Equitable Access to Essential Medicines: A Framework for Collective Action - WHO Policy Perspectives on Medicines, No. 008, March 2004
(2004; 6 pages) [French] [Spanish] View the PDF document
Table of Contents
Close this folderEquitable Access to Essential Medicines: A Framework for Collective Action, No. 8
Close this folderThe Access Framework
View the document1. Rational selection and use of essential medicines
View the document2. Affordable prices
View the document3. Sustainable financing
View the document4. Reliable health and supply systems
View the documentKey documents

4. Reliable health and supply systems

Rapid assessment of health care and supply systems is essential for identifying the major weaknesses and initiating corrective actions. Among the many elements of an effective health care system, those most important in supporting access to essential medicines are as follows.

Health sector development is a vital government obligation. In a national health system, proper use of well-known and newer essential medicines for priority health problems depends on a certain minimal level of medical and pharmaceutical services. This includes inexpensive diagnostic tests to confirm diagnosis, and well-informed trained clinicians, pharmacists, nurses and other health staff to help patients, especially those with chronic illnesses, to adhere to their treatments. An overall capacity strengthening of the health and supply systems is a prerequisite to respond adequately to the increased medical and pharmaceutical needs of populations.

Public-private-NGO mix approaches are being pursued to ensure timely availability of medicine supplies of assured quality in the health care system. These vary considerably with respect to the role of the government, the role of the private sector (nonprofit and for-profit), and the incentives for efficiency. Many countries struggle with the unfortunate combination of an inefficient public medicines supply system meant for the entire country and various private supply systems serving mostly urban areas. Increasingly, an effective medicines supply system is seen to depend on an appropriate mix of public, private, and NGO procurement, storage and distribution services.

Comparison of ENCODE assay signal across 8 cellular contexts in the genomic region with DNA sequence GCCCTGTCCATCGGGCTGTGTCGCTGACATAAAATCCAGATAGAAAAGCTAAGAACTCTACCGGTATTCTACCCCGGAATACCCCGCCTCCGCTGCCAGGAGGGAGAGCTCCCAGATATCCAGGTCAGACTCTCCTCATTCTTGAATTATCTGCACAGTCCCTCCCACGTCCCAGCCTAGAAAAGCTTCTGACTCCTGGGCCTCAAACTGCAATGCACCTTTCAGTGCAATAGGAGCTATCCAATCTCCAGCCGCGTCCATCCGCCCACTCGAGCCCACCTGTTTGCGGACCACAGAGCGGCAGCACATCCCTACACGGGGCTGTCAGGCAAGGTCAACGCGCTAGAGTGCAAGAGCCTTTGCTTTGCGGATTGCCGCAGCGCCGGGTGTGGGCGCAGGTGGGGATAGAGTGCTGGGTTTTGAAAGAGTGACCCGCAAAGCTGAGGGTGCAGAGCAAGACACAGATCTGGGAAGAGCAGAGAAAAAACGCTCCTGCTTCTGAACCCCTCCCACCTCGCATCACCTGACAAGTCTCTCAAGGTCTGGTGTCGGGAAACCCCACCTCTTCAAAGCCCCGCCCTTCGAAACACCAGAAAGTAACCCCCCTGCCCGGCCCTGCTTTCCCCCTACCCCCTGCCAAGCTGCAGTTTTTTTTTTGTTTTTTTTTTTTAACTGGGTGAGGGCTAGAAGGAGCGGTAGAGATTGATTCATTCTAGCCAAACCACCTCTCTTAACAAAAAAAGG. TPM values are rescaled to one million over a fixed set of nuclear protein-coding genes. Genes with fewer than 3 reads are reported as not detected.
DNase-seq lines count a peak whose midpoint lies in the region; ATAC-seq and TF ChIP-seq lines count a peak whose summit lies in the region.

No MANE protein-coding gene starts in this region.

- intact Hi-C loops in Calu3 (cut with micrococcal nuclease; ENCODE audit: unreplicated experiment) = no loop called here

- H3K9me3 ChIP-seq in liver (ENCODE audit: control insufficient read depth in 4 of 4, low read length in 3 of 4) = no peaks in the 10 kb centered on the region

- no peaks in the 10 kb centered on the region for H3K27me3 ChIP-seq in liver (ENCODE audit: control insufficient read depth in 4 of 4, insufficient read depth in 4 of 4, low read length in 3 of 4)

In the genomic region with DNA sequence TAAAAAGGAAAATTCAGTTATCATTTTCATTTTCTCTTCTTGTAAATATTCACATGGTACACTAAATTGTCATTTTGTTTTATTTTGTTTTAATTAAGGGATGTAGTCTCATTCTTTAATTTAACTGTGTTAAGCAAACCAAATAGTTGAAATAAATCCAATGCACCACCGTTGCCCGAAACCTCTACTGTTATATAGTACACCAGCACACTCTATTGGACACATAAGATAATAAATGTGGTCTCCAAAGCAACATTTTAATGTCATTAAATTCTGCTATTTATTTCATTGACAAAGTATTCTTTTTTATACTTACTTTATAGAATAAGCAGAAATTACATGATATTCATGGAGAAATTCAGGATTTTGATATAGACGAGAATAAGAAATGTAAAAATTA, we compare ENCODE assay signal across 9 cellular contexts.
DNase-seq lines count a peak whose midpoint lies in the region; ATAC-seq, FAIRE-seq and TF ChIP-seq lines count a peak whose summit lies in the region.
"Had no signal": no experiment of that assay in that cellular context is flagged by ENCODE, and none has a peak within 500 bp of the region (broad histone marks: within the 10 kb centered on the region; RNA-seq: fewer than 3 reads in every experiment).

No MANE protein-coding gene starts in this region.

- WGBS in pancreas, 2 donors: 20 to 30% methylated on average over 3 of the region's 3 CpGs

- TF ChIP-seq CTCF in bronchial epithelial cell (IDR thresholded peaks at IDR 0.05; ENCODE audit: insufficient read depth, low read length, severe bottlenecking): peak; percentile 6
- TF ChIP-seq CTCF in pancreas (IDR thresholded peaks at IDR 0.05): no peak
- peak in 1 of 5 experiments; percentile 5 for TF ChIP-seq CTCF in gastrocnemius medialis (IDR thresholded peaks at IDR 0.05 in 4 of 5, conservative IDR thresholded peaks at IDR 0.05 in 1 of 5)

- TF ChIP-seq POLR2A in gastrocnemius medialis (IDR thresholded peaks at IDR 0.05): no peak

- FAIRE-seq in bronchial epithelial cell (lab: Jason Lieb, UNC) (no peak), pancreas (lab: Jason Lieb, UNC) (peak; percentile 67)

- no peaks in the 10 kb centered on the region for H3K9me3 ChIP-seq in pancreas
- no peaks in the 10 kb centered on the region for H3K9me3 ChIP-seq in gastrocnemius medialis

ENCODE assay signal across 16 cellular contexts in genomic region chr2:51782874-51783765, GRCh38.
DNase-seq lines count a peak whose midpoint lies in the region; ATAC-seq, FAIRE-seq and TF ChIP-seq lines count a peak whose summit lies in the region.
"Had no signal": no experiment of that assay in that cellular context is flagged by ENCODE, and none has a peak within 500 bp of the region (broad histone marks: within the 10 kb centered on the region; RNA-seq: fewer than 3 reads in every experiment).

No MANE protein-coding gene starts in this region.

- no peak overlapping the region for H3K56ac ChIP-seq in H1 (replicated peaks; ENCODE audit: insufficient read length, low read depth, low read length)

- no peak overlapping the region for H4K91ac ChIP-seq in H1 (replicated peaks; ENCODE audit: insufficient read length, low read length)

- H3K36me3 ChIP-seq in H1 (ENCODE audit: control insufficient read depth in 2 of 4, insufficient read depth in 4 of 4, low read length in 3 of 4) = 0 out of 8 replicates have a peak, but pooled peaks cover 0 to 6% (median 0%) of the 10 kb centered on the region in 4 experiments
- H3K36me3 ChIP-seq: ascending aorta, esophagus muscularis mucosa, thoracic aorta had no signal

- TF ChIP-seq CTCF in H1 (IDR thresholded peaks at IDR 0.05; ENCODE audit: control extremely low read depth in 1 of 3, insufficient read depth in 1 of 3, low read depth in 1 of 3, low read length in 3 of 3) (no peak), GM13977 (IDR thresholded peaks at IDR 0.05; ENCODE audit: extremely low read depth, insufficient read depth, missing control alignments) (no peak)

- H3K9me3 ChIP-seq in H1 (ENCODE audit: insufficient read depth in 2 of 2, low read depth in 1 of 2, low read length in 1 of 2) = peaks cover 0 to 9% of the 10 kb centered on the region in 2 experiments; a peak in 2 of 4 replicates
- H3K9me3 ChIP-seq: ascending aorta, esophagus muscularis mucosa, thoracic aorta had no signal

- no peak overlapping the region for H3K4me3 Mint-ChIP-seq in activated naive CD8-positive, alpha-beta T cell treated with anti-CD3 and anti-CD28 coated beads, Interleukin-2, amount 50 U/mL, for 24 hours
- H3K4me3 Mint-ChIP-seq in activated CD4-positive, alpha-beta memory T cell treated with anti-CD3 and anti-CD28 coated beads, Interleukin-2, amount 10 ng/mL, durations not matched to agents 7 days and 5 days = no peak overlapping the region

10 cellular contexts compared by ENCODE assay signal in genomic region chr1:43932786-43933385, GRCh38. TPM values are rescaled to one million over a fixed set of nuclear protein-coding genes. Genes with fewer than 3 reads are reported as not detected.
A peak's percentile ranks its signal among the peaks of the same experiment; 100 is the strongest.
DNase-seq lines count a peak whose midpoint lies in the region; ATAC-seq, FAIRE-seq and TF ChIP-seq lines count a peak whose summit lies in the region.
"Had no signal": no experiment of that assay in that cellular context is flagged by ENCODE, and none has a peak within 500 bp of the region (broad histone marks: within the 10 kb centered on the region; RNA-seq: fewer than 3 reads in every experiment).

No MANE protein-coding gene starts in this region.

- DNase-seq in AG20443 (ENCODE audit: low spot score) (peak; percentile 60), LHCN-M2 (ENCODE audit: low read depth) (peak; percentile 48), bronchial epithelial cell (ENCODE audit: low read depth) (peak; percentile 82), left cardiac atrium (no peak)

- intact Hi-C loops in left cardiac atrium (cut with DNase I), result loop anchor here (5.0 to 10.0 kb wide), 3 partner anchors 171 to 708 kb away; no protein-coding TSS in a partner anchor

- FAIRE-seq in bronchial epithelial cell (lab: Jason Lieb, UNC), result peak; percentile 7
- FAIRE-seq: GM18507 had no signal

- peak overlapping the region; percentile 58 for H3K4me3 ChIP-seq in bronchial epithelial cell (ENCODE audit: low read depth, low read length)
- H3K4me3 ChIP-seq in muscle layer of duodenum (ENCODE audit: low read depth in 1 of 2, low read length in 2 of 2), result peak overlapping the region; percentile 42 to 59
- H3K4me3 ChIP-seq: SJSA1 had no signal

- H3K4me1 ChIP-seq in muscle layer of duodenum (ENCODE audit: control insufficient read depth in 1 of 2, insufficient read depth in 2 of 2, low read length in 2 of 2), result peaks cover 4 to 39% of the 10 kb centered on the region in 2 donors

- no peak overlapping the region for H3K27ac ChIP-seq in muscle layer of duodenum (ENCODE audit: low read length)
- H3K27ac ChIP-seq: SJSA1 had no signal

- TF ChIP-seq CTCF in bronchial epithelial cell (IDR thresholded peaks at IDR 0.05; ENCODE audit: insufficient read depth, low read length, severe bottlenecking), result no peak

Box 6. Four types of medicines supply strategies in addition to central medical stores

Central medical stores

Centralized, fully public management, warehousing and delivery system.

(Semi-) autonomous supply agency

Centralized, (semi-) private management and warehousing system.

Direct delivery system

Centralized decision-making but decentralized, private direct-delivery system.

Prime distributor

Centralized decision-making but decentralized, private warehousing and delivery system.

Fully private supply

Decentralized decision-making, fully private wholesalers and pharmacies system.

Regulatory control is a shared responsibility of the national regulatory authorities, pharmaceutical producers, distributors, and other actors active in medicines management. Effective medicines regulation is a public service necessary to ensure the quality of pharmaceutical products, that producers fully implement good manufacturing practices to combat counterfeit and substandard medicines, and to contain drug resistance resulting from uncontrolled supply and use of antibiotics and other essential medicines in both public and private sectors.

Procurement co-operatives increase efficiency. Regional and sub-regional procurement schemes can become a credible option for ensuring reliable medicine supplies. The Gulf Cooperation Council (GCC) and the Organization of Eastern Caribbean States Pharmaceutical Procurement Service (OECS/PPS) sucessfully organize pooled procurement for six and eight countries respectively.

Traditional and complementary medicines are increasingly used in many parts of the world and play a major role in the health care system. In many low- and middle-income countries, greater accessibility to and confidence in traditional medicine practitioners, especially in rural and remote areas, may explain why most patients consult them. Traditional practitioners can therefore play a considerable role in the health care system for some aspects of health care.

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